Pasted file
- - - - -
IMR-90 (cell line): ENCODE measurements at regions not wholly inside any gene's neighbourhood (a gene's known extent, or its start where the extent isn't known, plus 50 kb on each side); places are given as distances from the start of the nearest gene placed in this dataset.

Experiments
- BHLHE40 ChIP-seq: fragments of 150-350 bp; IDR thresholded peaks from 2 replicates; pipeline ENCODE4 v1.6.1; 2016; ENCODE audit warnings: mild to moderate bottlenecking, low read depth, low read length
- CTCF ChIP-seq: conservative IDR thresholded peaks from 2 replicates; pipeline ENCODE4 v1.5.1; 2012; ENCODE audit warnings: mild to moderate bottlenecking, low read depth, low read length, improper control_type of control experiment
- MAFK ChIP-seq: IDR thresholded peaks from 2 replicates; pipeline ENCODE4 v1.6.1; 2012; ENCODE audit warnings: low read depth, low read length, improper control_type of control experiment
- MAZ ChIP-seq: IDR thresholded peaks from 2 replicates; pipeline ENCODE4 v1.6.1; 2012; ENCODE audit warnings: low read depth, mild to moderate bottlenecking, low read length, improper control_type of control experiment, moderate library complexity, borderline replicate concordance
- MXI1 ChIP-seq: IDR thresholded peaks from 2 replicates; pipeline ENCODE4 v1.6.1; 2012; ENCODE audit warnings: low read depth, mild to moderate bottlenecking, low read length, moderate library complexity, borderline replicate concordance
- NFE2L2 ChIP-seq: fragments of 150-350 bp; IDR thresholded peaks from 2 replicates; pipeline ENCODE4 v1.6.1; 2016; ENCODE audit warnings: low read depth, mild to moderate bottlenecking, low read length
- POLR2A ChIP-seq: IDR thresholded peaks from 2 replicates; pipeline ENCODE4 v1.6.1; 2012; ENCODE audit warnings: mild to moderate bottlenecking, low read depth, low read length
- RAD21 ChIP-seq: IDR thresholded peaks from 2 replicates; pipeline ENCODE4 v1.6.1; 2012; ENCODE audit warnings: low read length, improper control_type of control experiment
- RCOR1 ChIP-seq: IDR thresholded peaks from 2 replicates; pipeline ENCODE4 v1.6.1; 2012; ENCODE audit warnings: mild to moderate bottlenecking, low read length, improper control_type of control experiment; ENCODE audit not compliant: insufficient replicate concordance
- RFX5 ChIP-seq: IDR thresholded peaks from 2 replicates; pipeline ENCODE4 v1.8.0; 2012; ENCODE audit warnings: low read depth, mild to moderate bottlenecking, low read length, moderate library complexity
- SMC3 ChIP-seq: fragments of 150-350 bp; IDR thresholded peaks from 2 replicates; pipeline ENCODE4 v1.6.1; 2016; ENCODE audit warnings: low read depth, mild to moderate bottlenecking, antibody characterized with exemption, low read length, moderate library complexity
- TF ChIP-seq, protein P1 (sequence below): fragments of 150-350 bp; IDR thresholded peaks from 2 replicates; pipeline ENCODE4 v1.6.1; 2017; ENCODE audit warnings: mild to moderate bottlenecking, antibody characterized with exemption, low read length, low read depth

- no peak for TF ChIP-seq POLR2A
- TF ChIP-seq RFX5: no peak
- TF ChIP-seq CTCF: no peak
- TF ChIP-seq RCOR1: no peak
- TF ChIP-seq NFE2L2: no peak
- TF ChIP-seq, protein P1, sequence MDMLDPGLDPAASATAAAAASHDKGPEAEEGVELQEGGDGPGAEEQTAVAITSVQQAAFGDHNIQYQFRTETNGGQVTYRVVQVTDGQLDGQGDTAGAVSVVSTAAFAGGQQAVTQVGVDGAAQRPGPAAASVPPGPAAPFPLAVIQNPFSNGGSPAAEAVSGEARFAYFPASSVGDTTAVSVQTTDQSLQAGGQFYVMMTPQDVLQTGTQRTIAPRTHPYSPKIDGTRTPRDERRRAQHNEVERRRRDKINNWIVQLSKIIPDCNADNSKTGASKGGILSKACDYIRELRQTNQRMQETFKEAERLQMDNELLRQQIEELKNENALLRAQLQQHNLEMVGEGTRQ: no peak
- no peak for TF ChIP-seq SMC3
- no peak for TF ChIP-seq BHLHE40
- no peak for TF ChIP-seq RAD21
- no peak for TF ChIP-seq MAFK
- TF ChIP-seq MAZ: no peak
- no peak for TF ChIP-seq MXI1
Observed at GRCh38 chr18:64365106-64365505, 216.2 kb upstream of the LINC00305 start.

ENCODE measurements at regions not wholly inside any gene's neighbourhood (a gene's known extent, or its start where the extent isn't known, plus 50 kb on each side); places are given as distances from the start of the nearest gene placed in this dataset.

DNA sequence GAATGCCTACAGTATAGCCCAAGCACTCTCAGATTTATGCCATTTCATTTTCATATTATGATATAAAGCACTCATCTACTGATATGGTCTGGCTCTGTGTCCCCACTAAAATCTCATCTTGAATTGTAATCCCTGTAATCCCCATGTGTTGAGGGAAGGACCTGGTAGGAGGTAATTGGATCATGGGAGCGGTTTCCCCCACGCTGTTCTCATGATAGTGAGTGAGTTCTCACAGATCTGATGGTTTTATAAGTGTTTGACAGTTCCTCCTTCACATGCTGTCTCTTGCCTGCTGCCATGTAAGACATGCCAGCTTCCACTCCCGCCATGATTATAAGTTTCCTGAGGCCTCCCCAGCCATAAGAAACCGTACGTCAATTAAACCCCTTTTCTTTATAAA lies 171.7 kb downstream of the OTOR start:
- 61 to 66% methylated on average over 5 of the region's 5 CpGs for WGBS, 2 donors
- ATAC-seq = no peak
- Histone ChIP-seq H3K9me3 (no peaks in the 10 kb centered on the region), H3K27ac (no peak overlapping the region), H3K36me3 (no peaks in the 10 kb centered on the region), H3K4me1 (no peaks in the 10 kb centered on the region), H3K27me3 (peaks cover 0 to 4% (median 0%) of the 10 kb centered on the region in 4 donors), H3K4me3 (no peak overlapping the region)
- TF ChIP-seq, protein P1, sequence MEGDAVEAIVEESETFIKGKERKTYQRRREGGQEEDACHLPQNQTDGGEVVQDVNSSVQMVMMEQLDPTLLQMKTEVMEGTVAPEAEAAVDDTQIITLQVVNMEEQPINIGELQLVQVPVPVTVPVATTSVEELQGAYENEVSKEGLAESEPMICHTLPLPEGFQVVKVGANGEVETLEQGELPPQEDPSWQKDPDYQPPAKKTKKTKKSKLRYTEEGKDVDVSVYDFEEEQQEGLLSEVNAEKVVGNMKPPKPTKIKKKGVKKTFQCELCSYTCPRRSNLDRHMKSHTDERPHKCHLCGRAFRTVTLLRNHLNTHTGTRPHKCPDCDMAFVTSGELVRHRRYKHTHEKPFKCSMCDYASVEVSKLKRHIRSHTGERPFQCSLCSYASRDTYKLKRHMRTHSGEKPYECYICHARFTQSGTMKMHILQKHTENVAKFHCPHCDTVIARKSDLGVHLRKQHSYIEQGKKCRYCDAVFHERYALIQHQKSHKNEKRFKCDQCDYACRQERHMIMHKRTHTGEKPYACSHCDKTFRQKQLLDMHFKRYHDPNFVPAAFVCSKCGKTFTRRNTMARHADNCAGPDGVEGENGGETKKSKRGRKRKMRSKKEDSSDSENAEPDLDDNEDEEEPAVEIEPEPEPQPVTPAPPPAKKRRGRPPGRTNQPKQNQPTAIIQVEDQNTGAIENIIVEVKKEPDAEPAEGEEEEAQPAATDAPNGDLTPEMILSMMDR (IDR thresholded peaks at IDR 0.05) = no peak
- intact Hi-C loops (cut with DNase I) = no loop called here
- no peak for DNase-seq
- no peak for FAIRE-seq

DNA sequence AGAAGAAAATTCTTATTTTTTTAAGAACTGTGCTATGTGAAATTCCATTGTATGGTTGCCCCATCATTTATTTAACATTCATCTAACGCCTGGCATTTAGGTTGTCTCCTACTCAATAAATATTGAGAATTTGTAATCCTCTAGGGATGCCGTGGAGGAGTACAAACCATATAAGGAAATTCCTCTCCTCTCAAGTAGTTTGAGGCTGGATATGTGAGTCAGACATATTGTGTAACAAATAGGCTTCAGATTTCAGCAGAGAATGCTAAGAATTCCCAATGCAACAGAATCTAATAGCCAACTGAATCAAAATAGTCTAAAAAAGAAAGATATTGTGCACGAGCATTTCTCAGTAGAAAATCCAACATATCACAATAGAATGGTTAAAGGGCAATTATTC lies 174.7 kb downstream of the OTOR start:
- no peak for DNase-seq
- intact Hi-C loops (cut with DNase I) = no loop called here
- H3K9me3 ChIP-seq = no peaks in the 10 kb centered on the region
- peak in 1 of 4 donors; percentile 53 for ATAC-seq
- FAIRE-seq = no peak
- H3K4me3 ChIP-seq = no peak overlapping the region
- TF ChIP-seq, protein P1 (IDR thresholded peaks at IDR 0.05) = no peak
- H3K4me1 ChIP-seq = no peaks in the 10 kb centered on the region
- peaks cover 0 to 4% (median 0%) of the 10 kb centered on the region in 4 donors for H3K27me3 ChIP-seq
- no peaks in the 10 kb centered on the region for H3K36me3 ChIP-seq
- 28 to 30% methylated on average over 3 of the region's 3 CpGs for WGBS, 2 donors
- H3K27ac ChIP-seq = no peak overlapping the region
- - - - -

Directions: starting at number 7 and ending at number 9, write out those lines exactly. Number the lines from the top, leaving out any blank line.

- MXI1 ChIP-seq: IDR thresholded peaks from 2 replicates; pipeline ENCODE4 v1.6.1; 2012; ENCODE audit warnings: low read depth, mild to moderate bottlenecking, low read length, moderate library complexity, borderline replicate concordance
- NFE2L2 ChIP-seq: fragments of 150-350 bp; IDR thresholded peaks from 2 replicates; pipeline ENCODE4 v1.6.1; 2016; ENCODE audit warnings: low read depth, mild to moderate bottlenecking, low read length
- POLR2A ChIP-seq: IDR thresholded peaks from 2 replicates; pipeline ENCODE4 v1.6.1; 2012; ENCODE audit warnings: mild to moderate bottlenecking, low read depth, low read length